The Power of One: Five Soundbar Speaker Systems Polk SurroundBar 50
If we’re talking solely about audio performance, Polk’s SurroundBar 50 was the winner by unanimous decision. It’s no coincidence that our winner most resembled a straightforward speaker system, in that it’s a passive design with no internal amplification, input panel, or digital signal processing. That means you need to add an external A/V receiver or amplifier, so the setup process (and total cost) is similar to that of a more traditional HT system. You run five sets of speaker wire to the soundbar’s five gold-plated binding posts (which accept banana plugs) and perform speaker setup via your receiver’s setup menu. In the manual, Polk recommends that you set your front, center, and surrounds to small, using the same distance and a 120-hertz crossover for each. My Pioneer receiver doesn’t have a 120-Hz option, so I went with 100 Hz, which is asking the speakers to go a little lower than they’re designed to. Obviously, the addition of a subwoofer is strongly encouraged. As with the Marantz and Yamaha models, I fleshed out the low end by adding the Polk PSW111. The company also recommends that you match levels for the front L/C/R channels and set the surrounds at least 3 dB higher. As a seasoned HT fan, I didn’t find this setup procedure difficult, but it certainly required a bit more A/V knowledge and effort than some of the other all-in-one solutions we reviewed.
Despite its form factor, the SurroundBar 50 isn’t just five traditional speakers lined up in one cabinet. Polk’s SDA Surround technology achieves its larger, more enveloping soundstage through unique positioning of the nine 3.5-inch woofers and three 0.75-inch tweeters in the cabinet, as well as through analog-based manipulation of the sound cues. The analog approach paid dividends with both the music and movie demos, as the word “natural” graced everyone’s notes. We spent less time analyzing what the DSP was doing to the sound and more time just listening to it. Scott described the music tracks as “very hi-fi sounding,” while Johnny liked the “delicate” highs and generally warm tonal quality. We all agreed that a subwoofer was a necessity and that, with a good sub, the system presented a nicely balanced soundstage with good dynamic range. Obviously, this is still a small-box speaker system, so individual sounds aren’t as open, airy, or full as those of a larger system. Still, this was the only demo in which people wanted me to turn the volume up, not down, and that says a lot. It helps that I was able to use my own, higher-end Pioneer receiver, too.
Vocals neither got buried within the multichannel tracks, nor did they exhibit the processed, echoey quality that I heard with some of the other systems. With the Immortal Beloved demo, all three men commented on the clear dialogue reproduction, and Dano appreciated the natural instrument reproduction. The soundstage was wide and three-dimensional, with sounds occupying a clear and proper place in space. Scott loved that he could actually hear the orchestra’s triangle floating in the soundfield. That said, the rear and side effects weren’t as enveloping or convincing as they could be with the other soundbars. Dano described the sound in the Underworld demo as moving “into the room but not around it.” Johnny felt that surrounds were more immersive when he sat in the center of the room, while Scott felt that the higher placement yielded better results. During my own listening tests, I turned up the surround decibel level a bit more than the recommended 3 dB, which brought the surround cues further around to the sides. What I found most interesting about the reaction to the Polk system was that, at the end of the day, all of the panelists agreed that we would gladly forfeit some surround envelopment in exchange for the more natural sound we got from this particular speaker.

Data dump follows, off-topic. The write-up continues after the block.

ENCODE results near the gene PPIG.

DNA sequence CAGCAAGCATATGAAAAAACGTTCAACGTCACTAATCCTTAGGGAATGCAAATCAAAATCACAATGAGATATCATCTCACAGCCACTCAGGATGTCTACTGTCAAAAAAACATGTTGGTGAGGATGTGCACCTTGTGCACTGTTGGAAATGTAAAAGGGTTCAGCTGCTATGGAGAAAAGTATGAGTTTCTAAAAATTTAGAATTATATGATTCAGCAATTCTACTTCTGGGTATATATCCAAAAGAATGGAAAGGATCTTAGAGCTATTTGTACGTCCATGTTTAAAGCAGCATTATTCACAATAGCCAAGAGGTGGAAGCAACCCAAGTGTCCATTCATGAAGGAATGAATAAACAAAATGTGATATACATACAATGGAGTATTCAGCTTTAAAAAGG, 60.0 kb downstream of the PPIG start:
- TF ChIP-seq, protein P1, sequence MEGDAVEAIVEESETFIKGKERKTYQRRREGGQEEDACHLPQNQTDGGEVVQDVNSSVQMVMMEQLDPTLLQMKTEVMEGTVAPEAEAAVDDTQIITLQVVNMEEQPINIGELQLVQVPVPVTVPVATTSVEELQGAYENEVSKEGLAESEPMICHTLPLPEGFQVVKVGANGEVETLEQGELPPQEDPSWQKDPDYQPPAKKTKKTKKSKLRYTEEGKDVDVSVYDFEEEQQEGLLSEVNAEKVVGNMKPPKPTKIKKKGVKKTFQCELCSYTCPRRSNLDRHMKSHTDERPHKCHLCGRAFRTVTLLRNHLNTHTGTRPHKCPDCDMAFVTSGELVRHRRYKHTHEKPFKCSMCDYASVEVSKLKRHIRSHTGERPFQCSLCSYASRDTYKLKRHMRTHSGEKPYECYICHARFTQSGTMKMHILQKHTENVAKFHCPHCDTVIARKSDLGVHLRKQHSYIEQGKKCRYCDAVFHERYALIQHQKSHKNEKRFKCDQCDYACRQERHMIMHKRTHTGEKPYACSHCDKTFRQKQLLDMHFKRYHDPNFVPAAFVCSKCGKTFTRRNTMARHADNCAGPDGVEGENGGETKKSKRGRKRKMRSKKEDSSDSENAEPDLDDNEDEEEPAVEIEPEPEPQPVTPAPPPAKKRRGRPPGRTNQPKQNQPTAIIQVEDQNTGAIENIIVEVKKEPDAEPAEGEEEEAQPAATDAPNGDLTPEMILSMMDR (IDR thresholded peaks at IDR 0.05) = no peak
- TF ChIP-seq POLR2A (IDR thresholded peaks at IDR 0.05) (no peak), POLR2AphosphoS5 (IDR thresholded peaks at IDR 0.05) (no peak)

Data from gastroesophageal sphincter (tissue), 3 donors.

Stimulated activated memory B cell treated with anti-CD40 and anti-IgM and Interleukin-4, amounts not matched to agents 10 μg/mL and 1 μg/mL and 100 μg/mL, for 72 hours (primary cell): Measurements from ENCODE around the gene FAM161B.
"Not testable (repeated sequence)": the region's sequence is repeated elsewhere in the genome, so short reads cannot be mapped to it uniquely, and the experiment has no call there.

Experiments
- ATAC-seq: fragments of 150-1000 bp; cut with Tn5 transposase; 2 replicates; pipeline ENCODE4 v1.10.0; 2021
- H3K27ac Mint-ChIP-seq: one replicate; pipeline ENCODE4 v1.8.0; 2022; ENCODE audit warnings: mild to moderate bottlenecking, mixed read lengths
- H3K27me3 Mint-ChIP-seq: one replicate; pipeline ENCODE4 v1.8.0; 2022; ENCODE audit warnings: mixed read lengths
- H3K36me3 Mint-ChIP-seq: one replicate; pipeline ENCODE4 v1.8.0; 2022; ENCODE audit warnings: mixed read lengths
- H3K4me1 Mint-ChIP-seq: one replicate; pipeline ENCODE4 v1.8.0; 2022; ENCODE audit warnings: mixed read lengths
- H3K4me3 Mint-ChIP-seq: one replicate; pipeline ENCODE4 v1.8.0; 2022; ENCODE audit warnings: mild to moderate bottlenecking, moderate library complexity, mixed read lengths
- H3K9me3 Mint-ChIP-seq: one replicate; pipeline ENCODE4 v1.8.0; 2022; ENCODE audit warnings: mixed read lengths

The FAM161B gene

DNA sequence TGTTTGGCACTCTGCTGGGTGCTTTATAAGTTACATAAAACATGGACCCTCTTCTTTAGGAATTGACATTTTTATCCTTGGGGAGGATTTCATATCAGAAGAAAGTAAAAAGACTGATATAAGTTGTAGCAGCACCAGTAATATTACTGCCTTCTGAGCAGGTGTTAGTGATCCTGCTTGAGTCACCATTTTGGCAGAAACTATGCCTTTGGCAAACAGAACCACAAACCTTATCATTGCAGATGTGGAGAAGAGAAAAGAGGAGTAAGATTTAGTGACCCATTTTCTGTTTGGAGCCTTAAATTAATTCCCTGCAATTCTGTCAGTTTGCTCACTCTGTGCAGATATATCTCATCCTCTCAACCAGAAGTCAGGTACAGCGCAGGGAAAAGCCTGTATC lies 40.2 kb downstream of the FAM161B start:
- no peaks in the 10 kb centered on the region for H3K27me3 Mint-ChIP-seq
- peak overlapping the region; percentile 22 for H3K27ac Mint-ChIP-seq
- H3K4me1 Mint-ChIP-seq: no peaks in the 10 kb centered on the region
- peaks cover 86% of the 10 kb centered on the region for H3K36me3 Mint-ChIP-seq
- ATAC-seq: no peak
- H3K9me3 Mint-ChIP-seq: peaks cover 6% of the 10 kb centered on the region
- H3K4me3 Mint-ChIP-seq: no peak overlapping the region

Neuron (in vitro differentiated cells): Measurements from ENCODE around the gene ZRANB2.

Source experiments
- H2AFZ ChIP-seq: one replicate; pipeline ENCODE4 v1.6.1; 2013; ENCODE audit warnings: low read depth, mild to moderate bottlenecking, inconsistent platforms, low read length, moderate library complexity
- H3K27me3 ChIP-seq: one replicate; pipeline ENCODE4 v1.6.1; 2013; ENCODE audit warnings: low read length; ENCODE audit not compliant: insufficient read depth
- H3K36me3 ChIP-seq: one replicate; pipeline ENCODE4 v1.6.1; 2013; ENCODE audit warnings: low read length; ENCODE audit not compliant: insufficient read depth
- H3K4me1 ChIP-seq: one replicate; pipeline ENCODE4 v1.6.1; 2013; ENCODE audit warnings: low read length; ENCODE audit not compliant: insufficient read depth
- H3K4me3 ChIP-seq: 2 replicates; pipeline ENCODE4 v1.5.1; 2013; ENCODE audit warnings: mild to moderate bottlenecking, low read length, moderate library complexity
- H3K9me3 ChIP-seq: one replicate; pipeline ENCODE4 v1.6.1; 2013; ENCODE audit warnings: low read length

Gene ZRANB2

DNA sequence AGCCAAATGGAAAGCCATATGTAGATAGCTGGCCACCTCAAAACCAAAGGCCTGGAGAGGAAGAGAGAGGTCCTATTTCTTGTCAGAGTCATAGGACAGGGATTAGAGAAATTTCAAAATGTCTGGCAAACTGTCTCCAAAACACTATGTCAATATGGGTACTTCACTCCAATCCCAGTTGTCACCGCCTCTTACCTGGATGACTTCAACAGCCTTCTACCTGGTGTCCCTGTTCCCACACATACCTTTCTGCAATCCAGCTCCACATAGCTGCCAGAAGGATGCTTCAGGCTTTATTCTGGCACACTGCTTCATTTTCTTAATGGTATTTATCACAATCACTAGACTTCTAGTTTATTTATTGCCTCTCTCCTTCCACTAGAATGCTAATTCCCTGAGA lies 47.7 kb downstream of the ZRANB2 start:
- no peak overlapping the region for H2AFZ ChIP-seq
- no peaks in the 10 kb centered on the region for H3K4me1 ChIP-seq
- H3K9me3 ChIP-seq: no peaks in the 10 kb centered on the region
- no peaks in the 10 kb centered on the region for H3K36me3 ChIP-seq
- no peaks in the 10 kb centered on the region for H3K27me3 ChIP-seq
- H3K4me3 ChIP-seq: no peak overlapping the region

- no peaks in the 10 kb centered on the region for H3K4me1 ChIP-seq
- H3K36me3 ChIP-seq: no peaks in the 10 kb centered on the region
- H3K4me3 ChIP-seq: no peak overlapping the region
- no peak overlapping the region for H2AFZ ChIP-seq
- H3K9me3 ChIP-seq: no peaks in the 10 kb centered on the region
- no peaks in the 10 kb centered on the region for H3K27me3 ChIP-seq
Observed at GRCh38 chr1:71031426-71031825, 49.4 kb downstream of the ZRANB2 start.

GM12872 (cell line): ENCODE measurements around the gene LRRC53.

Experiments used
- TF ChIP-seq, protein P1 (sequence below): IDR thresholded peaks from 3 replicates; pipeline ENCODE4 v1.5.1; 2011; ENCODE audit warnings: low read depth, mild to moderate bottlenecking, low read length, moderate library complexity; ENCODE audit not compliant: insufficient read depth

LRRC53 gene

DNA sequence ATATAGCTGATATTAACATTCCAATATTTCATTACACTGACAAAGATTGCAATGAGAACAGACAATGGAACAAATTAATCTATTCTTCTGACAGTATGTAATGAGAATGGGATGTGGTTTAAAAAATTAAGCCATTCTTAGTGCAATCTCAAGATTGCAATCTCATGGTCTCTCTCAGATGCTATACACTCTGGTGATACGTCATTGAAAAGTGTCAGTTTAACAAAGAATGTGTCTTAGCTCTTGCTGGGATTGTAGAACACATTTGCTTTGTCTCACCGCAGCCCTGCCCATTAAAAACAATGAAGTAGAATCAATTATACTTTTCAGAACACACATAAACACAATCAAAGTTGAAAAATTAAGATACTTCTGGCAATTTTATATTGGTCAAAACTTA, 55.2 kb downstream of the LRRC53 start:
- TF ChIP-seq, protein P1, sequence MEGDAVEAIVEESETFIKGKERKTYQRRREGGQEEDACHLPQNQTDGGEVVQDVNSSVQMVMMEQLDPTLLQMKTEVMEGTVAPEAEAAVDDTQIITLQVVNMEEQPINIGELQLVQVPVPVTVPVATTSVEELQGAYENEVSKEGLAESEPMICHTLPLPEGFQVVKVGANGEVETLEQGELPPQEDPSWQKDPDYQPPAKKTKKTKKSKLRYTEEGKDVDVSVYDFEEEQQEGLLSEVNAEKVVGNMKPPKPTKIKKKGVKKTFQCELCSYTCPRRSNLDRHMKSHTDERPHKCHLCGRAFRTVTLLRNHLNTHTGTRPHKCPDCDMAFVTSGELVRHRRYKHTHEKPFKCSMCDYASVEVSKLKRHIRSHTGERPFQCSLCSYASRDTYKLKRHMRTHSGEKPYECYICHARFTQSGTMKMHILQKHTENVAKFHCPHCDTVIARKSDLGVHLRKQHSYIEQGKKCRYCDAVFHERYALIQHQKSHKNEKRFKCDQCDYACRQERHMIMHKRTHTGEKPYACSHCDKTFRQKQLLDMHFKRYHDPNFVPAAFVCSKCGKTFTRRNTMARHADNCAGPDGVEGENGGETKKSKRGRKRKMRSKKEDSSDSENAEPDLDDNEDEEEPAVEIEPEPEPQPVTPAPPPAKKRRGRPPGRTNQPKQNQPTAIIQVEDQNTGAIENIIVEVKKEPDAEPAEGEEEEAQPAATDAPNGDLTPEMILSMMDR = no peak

The SurroundBar 50’s cabinet was the longest, but also the slimmest and least boxy, with a curvy, brushed-black finish and black fabric grille (it’s also available in silver). Its appearance drew positive comments like “elegant,” “sleek,” and “love it!” Scott liked the fact that there were no distracting front-panel lights, and I appreciated the simple, freestanding pedestal bases that can accommodate cabinets of varying widths. Wall brackets are also included.
The SurroundBar 50 was the performance and aesthetic favorite, and mathematically it landed in first place overall; however, it didn’t earn everybody’s first-place vote. It was the clear number one for Dano and Johnny, but Scott and I both felt that having to use your own receiver and subwoofer adds to the system’s profile and overall cost while subtracting from its ease of use. That may be fine for a true HT system but doesn’t quite fit the soundbar philosophy, so we ranked it second. It is worth noting that, because the system works with an external receiver, it has more flexibility to accommodate higher- resolution audio soundtracks, whereas the other proprietary systems are limited to analog and basic Dolby Digital/DTS options.
Interestingly enough, after the Face Off, I headed to CES and got a demo of Polk’s newest soundbar, the SurroundBar 360. The new model, available this summer, is an active solution, with amplification, DSP, an input panel, and a DVD player built into an outboard controller that links to the speaker via a single cable. The 360 will cost $1,199 and won’t require separate electronics or (Polk claims) a subwoofer. The question is, will this new digital-based soundbar retain those natural elements that earned the SurroundBar 50 our praise? Let’s hope so.